1 out of 4 stars
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Anger to Rage by Alex R. Price promises a lot. Listed in the science fiction category, the Amazon blurb promises "gifted children" and an Ex-Army Ranger tracking down an "unknown organization ... trying to kill him and his family." Unfortunately, the book doesn't quite live up to its expectations.
Gerald Rington has information about a captive being held in Columbia by a drug cartel. William Cordova thought he'd make a bit of extra cash to help his family, but the job didn't turn out to be as simple as it sounded. Gerald comes to his rescue, though, and Will learns that Gerald is his biological father. Sadly, two of Gerald's companions don't make it out of the skirmish alive. This leaves Gerald a little short-handed, so he asks Will to help him out in his future endeavors.
Will then meets the rest of the family. Gerald's wife is named Iska, and together they have 4 children. They are all uniquely talented, but none quite so much as Leala. Leala has a way of knowing what's about to happen and tends to direct the family to just the right place and time. At only 4 years old, Leala has a knowledge beyond her years; her attitude is still that of a 4 year old, though. Together the family goes where Leala tells them which makes for some interesting adventures.
I thought the idea of the plot was quite interesting. Children with special abilities helping their father? I love science fiction novels, so I thought this book would be great for me. Unfortunately, there isn't enough technology, other worlds, advanced civilizations or futuristic society to classify this as such. Yes, Gerald and his children have special abilities. But it's never really explained where they came from or why or how. It seems to me that it should be reclassified as action or a thriller.
Putting aside that it isn't science fiction, there were great big gaping holes in the plot. As I mentioned above, Leala has a way of predicting the future. She makes sure to stop and see a "friend" of hers named Nick. She goes to the trouble of introducing Nick (who is a grown-up) to a nice lady friend named Nikole that she says he should marry. Right after that meeting, Nikole gets mad at Nick and storms off. We never see either character again. It was disconcerting as I really did want to see if Leala's matchmaking was as good as her prediction abilities.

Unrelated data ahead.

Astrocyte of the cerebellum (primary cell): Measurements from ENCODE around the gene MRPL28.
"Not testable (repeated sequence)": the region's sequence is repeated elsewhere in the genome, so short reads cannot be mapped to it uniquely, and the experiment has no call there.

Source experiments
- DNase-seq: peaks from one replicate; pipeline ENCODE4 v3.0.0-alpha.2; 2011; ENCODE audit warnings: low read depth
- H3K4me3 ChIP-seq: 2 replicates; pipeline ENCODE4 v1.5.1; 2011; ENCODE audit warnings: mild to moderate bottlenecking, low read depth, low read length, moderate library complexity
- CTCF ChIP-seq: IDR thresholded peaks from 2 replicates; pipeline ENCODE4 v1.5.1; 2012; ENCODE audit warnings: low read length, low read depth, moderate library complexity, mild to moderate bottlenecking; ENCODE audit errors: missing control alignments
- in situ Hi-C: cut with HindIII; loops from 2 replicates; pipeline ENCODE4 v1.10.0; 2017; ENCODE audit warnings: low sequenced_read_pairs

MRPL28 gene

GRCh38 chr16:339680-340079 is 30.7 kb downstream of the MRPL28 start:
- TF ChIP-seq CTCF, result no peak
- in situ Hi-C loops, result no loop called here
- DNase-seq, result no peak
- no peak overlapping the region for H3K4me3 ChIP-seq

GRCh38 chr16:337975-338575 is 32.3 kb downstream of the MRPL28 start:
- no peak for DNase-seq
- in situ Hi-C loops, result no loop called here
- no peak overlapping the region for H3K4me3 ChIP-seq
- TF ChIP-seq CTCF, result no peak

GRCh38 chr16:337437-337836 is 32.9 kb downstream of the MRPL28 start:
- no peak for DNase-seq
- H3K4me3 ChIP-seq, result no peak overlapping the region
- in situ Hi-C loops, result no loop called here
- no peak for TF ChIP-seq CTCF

There also wasn't enough to tie the plot together. It seemed to plod on going from one adventure to another with no real cohesiveness. The blurb promises that the family fights against some "unknown organization." However, it really is unknown. This organization isn't even introduced to the readers; I guess it's just that secret.
Moving along, there were several scenes that were especially offensive to me as a reader and unnecessarily graphic. I am no stranger to abusive situations in books, but there should be some level of skill in crafting these. I could barely stomach reading through these scenes, and I really am not usually queasy about such matters. They were just extremely detailed and vulgar. While some of these were necessary to the furtherance of the plot, they could have been handled with much more delicacy.
Along those lines, there was one scene in particular that was neither necessary for the plot nor extremely realistic; in fact, it was downright offensive. In one instance, a woman imagines having sex (in detail) with someone she has only just recently met. I found this very distasteful as this woman has just suffered from horrific abuse for several weeks. Only a day or two before this scene, she was in the hospital having had major surgery because of this abuse. In her present frame of mind, I just can't fathom the thought that she is thinking of having sex with anyone without some major professional help.
Last but not least, there were a number of grammatical errors that led me to believe this book was not professionally edited. These errors were much worse at the beginning, but they are present throughout the novel. These included punctuation in the wrong spot as well as misspelled words.
While the plot has potential, the execution is severely lacking. Therefore, I rate Anger to Rage 1 out of 4 stars. In its current form, I am unable to endorse this book or recommend it to any type of reader.
Anger to Rage
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